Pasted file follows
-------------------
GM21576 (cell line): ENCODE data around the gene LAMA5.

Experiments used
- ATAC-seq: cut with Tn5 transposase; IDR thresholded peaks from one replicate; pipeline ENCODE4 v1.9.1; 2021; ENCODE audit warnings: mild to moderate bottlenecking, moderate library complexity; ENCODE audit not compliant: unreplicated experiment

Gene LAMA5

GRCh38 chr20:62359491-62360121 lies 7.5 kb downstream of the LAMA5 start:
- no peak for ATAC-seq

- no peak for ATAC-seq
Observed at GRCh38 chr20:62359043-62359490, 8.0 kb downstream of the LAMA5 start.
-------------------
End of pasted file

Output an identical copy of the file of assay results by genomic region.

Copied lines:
GM21576 (cell line): ENCODE data around the gene LAMA5.

Experiments used
- ATAC-seq: cut with Tn5 transposase; IDR thresholded peaks from one replicate; pipeline ENCODE4 v1.9.1; 2021; ENCODE audit warnings: mild to moderate bottlenecking, moderate library complexity; ENCODE audit not compliant: unreplicated experiment

Gene LAMA5

GRCh38 chr20:62359491-62360121 lies 7.5 kb downstream of the LAMA5 start:
- no peak for ATAC-seq

- no peak for ATAC-seq
Observed at GRCh38 chr20:62359043-62359490, 8.0 kb downstream of the LAMA5 start.